Oleg Kushnirsky’s collection of Russian icons is also a bridge between Russian history and culture and American society. This role of art as a mediator between countries and cultures is very interesting for me as a sociologist. And it’s especially important these days as the tragic, really unthinkable war between Russia and Ukraine, creates more and more divides between the Russian people and the rest of the world. Unfortunately, we are facing a new Cold War, not only between political regimes, but between peoples from the West and East, and I am crying about it every day. When political dialogue falters, art and culture are almost the only way to communicate and preserve any common ground. I see art as something that creates bridges between people and between peoples because it is extremely important to respect other peoples, cultures, and worldviews, instead of fighting them.
It’s important that both books are published both in Russian and in English, in St. Petersburg and Jerusalem, in commemoration of Jacob and Kenda Bar-Gera’s legacy in both countries. In this regard, I would like to express my special thanks to the people who helped to issue a book about the Bar-Gera collection: the head of the Dean Publishing House in St. Petersburg Evgeny Kuzminsky, and four philanthropists: the founder of the In Artibus Foundation Inna Bazhenova; Ilya Kushnirsky, the current head of the New York-based international logistics company Fine Art Shippers; and Sergey Boguslavsky and Dmitry Etkin, who recently re-established The Jewish Society for the Encouragement of the Plastic Arts. And of course, I’m very grateful to the intellectuals who contributed chapters to the book: Tel-Aviv art historian Sofia Birina, Alexander Borovsky of the State Russian Museum, and Tatiana Petrova, deputy director of the Samara Art Museum. Three exhibitions of the Bar-Gera collection took place in Samara after the first one took place in 1996 in the Marble Palace in Saint Petersburg. So, not only the Bar-Gera collection has built bridges, but also the current book about it. It is the first, but I’m sure not the last one about this exceptional couple.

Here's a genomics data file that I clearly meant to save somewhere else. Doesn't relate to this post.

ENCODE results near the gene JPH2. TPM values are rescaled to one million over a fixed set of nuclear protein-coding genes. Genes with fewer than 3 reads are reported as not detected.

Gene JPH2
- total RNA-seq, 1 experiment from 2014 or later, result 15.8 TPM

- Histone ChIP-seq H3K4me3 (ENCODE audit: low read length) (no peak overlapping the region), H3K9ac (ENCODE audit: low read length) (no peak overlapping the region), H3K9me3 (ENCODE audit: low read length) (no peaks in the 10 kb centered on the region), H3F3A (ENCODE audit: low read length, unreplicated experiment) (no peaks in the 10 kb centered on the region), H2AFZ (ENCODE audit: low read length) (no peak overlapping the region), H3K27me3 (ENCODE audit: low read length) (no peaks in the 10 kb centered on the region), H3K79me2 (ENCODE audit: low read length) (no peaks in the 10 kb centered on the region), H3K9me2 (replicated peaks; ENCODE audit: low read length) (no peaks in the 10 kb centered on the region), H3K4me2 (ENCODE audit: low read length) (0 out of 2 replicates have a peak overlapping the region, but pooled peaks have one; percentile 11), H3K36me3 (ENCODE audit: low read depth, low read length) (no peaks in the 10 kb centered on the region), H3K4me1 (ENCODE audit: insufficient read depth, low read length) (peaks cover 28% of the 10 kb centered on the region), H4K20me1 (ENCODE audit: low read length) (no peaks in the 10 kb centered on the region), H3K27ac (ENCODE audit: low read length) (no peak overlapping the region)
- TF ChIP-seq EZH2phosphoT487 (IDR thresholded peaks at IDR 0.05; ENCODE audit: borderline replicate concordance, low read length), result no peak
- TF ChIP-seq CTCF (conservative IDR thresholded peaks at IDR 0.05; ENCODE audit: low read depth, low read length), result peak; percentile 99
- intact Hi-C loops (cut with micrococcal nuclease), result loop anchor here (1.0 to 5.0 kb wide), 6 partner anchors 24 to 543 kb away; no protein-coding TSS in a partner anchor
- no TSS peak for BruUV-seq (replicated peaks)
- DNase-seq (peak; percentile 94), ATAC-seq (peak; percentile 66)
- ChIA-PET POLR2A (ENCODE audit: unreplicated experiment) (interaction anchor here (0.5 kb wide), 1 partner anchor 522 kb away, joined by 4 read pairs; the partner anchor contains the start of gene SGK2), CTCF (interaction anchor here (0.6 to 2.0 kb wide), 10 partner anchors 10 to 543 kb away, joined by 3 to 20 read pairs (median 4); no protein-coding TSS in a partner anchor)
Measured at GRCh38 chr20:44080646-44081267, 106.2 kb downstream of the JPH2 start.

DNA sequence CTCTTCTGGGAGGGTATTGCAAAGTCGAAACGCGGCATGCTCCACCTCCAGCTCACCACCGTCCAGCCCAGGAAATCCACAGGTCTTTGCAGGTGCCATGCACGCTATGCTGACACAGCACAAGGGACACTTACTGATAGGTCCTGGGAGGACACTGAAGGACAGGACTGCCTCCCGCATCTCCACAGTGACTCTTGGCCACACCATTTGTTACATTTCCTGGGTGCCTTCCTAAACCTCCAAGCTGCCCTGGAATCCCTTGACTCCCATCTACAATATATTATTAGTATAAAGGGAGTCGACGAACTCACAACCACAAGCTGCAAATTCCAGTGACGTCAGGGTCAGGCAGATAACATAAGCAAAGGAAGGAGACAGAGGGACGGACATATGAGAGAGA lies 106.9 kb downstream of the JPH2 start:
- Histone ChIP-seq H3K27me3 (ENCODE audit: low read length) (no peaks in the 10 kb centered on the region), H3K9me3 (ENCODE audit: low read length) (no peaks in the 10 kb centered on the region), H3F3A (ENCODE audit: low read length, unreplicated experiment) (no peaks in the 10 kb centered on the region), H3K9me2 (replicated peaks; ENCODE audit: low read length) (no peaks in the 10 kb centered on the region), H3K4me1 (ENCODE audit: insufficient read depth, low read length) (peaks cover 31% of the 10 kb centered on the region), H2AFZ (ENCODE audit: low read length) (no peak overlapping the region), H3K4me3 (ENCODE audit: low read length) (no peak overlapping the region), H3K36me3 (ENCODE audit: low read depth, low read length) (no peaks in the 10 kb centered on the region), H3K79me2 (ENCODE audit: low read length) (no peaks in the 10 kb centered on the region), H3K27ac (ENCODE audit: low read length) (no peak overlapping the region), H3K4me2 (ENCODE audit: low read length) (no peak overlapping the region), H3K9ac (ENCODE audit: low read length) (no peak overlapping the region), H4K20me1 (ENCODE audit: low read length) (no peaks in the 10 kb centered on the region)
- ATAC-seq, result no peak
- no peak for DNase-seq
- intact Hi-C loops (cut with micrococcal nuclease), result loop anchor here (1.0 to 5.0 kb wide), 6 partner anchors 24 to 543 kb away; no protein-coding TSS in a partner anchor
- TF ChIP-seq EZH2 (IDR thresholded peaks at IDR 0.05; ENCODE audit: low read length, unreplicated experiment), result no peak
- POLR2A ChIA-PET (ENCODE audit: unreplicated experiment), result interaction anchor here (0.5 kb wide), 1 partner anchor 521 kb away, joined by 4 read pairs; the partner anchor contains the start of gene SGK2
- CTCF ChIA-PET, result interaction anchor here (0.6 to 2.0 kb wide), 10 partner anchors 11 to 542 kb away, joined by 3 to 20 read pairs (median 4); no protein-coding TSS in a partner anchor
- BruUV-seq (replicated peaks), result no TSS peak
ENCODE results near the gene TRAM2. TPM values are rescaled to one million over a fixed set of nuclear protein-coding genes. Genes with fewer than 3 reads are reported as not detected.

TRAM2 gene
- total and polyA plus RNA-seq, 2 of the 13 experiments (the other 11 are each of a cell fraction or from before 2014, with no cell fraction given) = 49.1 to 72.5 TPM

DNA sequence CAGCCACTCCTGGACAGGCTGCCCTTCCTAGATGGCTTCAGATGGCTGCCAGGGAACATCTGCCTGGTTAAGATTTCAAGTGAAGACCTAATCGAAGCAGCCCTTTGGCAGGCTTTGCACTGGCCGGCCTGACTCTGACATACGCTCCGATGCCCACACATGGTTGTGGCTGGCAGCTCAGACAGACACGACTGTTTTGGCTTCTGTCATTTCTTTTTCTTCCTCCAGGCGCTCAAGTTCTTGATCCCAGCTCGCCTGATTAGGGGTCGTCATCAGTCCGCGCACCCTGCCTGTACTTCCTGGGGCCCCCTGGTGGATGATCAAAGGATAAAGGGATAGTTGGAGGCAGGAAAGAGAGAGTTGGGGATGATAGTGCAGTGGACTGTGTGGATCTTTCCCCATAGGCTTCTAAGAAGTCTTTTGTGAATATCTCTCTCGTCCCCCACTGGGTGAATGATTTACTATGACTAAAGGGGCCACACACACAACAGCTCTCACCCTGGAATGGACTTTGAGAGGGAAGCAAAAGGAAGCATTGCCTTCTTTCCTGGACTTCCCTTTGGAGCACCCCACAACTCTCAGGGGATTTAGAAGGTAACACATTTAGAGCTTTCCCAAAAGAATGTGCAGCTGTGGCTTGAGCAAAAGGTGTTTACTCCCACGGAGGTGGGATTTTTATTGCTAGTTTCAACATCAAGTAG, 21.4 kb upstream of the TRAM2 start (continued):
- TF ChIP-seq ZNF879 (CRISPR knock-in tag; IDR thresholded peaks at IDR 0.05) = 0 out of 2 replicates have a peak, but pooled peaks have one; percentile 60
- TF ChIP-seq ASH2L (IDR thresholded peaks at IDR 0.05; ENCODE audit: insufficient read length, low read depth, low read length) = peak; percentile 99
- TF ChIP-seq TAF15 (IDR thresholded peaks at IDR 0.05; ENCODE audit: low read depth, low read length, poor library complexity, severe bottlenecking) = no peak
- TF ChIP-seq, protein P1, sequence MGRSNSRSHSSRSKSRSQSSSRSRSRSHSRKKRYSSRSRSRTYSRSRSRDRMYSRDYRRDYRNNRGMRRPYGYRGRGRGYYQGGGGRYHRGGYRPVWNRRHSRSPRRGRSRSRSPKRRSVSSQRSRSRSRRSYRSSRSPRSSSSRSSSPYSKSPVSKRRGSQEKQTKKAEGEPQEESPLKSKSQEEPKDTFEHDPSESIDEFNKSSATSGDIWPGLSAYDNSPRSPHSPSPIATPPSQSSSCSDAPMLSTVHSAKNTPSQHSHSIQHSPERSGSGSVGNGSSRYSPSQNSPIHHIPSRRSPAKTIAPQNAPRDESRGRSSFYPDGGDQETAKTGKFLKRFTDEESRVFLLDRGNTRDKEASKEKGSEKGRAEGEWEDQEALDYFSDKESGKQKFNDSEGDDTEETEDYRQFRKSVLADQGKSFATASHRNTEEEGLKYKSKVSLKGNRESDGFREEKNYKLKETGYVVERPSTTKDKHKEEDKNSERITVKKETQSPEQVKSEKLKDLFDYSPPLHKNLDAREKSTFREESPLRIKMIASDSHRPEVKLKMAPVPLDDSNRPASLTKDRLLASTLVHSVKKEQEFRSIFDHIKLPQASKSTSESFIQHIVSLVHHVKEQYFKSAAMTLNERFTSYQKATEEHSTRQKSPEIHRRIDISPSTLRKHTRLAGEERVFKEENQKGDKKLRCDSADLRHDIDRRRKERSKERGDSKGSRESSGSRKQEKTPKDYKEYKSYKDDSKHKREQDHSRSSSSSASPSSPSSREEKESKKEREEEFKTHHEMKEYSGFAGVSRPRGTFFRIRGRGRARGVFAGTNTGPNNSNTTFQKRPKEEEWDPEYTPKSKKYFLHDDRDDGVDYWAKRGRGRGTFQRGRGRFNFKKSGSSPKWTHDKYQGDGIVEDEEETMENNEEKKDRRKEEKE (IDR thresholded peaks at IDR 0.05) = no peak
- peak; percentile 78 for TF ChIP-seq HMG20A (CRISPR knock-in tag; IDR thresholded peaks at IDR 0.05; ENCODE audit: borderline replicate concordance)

I want to add something I think is really important, at least, for me. There are a lot of historians and art critics who choose to write yet another book about Rembrandt or the creation of Hermitage. I think that the existing literature on such topics is quite sufficient. I think it is very important for us to study what Guggenheim described as “the art of this century” and the art collections of this century. I wrote my texts in an enriching fruitful dialogue with Oleg Kushnirsky himself, his son Ilya, and the three children of Kenda and Jacob Bar-Gera. I think that all of them are extremely pleasant people. Rivka Sum, Shlomit Feiner, daughters of Kenda and Jacob, and Dov Bar-Gera, their only son. All of them were very supportive, and I have learned a lot during our conversations with Rivka and Shlomit, who live in Israel, and with Dov, who resides in Switzerland.
It was a great pleasure for me to speak twice with Oleg Kushnirsky, who shared with me his experiences from both the Saint Petersburg and New York periods. I would like to thank his son, Ilya Kushnirsky, for his meaningful and thought-provoking additional explanations as well. I think that this story of one of the best and most unique collections of Russian icons in the United States is a milestone of its kind.
So these two projects are deeply connected although they are dedicated to very different collections of different art. I hope these two books will be interesting to art lovers for many years to come.
Final thoughts: Art connects
Whatever the political and social events, art unites – that’s the message of both books. This is what Jacob and Kenda Bar-Gera dedicated their lives to. Although their collection was dispersed after their deaths, it lives on as an outstanding milestone in contemporary art history.
In some ways, Oleg Kushnirsky is following the Bar-Geras’ footsteps. The forthcoming book on his collection will undoubtedly play an important role in private collections and Russian icon research because art history is written not only by artists but also by passionate and dedicated collectors. Whatever the political and social events, art is still a bridge that connects people. This is the message of both books. And this is the message of the Kushnirsky family business – and a secret of its success.
Interview conducted by Inna Logunova
Featured image: Alek Epstein with Nadav Feiner, Jacob and Kenda Bar-Gera grandson, and a new book. Tel-Aviv, September 20, 2022